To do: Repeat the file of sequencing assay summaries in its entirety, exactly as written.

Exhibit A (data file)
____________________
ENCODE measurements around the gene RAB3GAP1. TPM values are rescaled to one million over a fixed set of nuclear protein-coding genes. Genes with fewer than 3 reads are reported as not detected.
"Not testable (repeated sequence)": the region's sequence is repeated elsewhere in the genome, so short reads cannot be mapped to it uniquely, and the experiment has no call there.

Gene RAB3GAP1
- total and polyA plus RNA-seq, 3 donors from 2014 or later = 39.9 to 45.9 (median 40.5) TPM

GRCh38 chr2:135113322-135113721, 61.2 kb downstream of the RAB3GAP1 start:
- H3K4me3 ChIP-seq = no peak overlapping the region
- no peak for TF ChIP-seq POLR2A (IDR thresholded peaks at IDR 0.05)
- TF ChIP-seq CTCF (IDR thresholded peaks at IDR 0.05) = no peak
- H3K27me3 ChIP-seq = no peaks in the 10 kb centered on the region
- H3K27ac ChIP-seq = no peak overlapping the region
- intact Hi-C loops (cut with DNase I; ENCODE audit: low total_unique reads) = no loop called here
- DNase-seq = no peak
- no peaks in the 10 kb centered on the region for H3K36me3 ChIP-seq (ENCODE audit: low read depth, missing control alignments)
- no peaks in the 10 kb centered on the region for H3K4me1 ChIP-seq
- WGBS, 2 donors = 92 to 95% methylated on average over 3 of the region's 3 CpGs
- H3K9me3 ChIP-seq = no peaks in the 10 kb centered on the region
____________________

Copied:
ENCODE measurements around the gene RAB3GAP1. TPM values are rescaled to one million over a fixed set of nuclear protein-coding genes. Genes with fewer than 3 reads are reported as not detected.
"Not testable (repeated sequence)": the region's sequence is repeated elsewhere in the genome, so short reads cannot be mapped to it uniquely, and the experiment has no call there.

Gene RAB3GAP1
- total and polyA plus RNA-seq, 3 donors from 2014 or later = 39.9 to 45.9 (median 40.5) TPM

GRCh38 chr2:135113322-135113721, 61.2 kb downstream of the RAB3GAP1 start:
- H3K4me3 ChIP-seq = no peak overlapping the region
- no peak for TF ChIP-seq POLR2A (IDR thresholded peaks at IDR 0.05)
- TF ChIP-seq CTCF (IDR thresholded peaks at IDR 0.05) = no peak
- H3K27me3 ChIP-seq = no peaks in the 10 kb centered on the region
- H3K27ac ChIP-seq = no peak overlapping the region
- intact Hi-C loops (cut with DNase I; ENCODE audit: low total_unique reads) = no loop called here
- DNase-seq = no peak
- no peaks in the 10 kb centered on the region for H3K36me3 ChIP-seq (ENCODE audit: low read depth, missing control alignments)
- no peaks in the 10 kb centered on the region for H3K4me1 ChIP-seq
- WGBS, 2 donors = 92 to 95% methylated on average over 3 of the region's 3 CpGs
- H3K9me3 ChIP-seq = no peaks in the 10 kb centered on the region